– Scotts Branch Elementary School

– Woodholme Elementary School

– Woodlawn High School

From Jan. 3 to Jan. 7, the following schools will hold virtual learning as designated:

– Edgemere Elementary School — pre-school program only

– Logan Elementary School — prekindergarten only

– Lyons Mill Elementary School — Fifth grade only

– Stemmers Runn Elementary School — Sixth grade only

Source: WBAL

FDA authorizes COVID-19 boosters for 12 to 15-year-olds

The Food and Drug Administration (FDA) on Monday authorized Pfizer booster shots for people aged 12 to 15 years, another expansion in the population eligible for the third shots.

Booster shots are seen as a key tool to fight the omicron variant, which has shown a heightened ability to infect people who have two shots, though vaccinated people still have important protection against severe disease.

The FDA also shortened the time for all adults to get their booster shots, down to five months from six months after the initial shots.

Finally, for children 5-11 years old, the FDA authorized a third shot for certain immunocompromised children, who it said might not respond fully to two shots.

“Based on the FDA’s assessment of currently available data, a booster dose of the currently authorized vaccines may help provide better protection against both the delta and omicron variants. In particular, the omicron variant appears to be slightly more resistant to the antibody levels produced in response to the primary series doses from the current vaccines,” said Peter Marks, a top FDA vaccine official.

“With this in mind, the FDA has extended the range of individuals eligible to receive a booster, shortened the length of time between the completion of the Pfizer primary series for individuals to receive a booster and is authorizing a third protective vaccine dose for some of our youngest and most vulnerable individuals,” he added.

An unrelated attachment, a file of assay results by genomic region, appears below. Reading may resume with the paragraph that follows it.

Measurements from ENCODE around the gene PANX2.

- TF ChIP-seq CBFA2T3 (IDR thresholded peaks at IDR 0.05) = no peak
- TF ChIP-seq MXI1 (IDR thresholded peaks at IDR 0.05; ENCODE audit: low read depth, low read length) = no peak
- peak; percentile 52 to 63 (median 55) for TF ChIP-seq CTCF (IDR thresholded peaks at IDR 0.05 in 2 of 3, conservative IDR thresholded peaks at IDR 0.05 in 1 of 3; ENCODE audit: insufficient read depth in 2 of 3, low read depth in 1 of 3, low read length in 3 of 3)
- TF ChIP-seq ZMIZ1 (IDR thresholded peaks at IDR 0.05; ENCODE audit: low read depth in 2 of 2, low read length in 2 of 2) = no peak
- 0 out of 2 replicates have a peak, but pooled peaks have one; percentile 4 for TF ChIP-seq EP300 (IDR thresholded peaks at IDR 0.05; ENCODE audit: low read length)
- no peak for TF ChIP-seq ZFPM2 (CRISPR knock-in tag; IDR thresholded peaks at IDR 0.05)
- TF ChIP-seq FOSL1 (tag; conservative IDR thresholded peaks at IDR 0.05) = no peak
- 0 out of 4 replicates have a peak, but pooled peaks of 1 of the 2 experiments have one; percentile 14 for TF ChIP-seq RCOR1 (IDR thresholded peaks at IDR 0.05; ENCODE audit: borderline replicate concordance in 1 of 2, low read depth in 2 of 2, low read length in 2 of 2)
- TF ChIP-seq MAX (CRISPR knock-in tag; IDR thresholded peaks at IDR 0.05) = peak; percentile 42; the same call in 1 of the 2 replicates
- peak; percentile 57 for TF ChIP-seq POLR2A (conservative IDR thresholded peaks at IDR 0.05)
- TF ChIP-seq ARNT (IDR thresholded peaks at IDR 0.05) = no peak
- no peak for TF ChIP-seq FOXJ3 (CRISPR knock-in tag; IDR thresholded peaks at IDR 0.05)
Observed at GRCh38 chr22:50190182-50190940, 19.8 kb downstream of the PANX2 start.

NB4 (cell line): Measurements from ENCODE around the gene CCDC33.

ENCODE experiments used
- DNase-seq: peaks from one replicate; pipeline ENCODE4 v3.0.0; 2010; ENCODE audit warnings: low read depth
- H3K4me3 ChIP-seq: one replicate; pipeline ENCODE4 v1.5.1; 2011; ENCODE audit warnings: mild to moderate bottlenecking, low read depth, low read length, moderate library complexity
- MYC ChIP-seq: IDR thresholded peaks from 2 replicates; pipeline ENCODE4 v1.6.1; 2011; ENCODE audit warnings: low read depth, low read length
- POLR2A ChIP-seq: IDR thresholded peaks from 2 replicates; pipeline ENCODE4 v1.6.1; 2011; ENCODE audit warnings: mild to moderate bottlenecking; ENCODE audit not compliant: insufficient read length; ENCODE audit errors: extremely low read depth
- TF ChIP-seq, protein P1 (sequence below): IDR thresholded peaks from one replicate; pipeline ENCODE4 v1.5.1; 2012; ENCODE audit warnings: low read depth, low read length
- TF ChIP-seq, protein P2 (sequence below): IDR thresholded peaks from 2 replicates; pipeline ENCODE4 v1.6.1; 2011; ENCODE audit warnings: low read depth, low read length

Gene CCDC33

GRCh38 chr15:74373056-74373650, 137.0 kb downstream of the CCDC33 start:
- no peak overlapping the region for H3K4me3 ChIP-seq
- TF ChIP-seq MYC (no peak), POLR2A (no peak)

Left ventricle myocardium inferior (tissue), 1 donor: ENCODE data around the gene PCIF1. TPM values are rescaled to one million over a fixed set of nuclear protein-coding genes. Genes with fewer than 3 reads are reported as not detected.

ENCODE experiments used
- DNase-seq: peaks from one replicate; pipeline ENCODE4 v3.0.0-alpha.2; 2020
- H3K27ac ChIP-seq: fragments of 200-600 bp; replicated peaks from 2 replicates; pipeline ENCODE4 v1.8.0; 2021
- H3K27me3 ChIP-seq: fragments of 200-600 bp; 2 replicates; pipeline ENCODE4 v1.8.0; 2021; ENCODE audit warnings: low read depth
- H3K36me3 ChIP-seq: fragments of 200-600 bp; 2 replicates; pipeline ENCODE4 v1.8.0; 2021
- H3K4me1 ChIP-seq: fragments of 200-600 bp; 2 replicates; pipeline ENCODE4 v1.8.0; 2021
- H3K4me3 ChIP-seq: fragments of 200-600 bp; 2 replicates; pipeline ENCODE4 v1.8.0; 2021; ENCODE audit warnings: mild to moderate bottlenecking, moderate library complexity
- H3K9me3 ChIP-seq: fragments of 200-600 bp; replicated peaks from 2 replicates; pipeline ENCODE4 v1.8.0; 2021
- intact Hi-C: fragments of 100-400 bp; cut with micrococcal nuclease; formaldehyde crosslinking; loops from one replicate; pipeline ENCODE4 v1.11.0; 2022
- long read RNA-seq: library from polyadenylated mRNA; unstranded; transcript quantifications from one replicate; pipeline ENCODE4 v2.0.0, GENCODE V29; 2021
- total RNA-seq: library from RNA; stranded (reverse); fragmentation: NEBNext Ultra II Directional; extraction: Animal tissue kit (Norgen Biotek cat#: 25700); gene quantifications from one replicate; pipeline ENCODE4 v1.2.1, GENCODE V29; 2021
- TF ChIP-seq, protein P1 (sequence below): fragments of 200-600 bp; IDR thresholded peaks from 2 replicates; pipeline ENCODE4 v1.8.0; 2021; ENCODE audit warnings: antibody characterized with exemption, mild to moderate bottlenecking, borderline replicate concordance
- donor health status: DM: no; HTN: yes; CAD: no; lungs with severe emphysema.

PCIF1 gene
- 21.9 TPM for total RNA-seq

The FDA said the decision on boosters for 12-15 year-olds was based off data from 6,300 people in Israel.

Source: The Hill

COVID-19 mass testing sites open in Annapolis, Bel Air amid increased demand

Their opening comes amid a recent surge of COVID-19 cases and a spike in demand for COVID-19 testing, while tests of any kind are nearly impossible to find.

The new testing clinic at Luminis Health Anne Arundel Medical Center was scheduled to open at 9 a.m., but officials said there were so many people waiting in line that it opened a half hour early.

The other testing site at University of Maryland Upper Chesapeake Health in Bel Air also opened to very long lines.

Brig. Gen. Janeen Birckhead said 40 Maryland National Guard soldiers are providing staffing, logistics and security across both locations, which are offering walk-up only COVID-19 PCR testing seven days a week.

“So, clearly, there was a demand, and this was up and running in 48 hours — this and the one in Bel Air. So, (I) absolutely understood the need and absolutely adjusted to that, and here we are,” Birckhead said.

Some said they didn’t mind waiting when the alternative is waiting a week or more for an appointment.

“I got an appointment for Jan. 10, not here, but I got an appointment, and then I got off the internet. I’m tired of doing this,” said Ruth Long, 64, of Upper Marlboro.

Others called on the state to do more, like open Six Flags for testing.

“There is no reason that elderly and sick people should be standing in line for hours and hours. We are two years into this pandemic,” said Chanda Anderson, of Upper Marlboro. “We need a bigger response immediately.”

“There is no reason that elderly and sick people should be standing in line for hours and hours. We are two years into this pandemic,” said Chanda Anderson, of Upper Marlboro. “We need a bigger response immediately.”

According to the Maryland Department of Health and the Maryland National Guard, both of the new locations will be open from 9 a.m. to 3 p.m. seven days a week until further notice.

The sites will offer PCR lab tests only. Results for PCR tests generally take 24 to 48 hours, Testing at the sites is free of charge.

Source: WBAL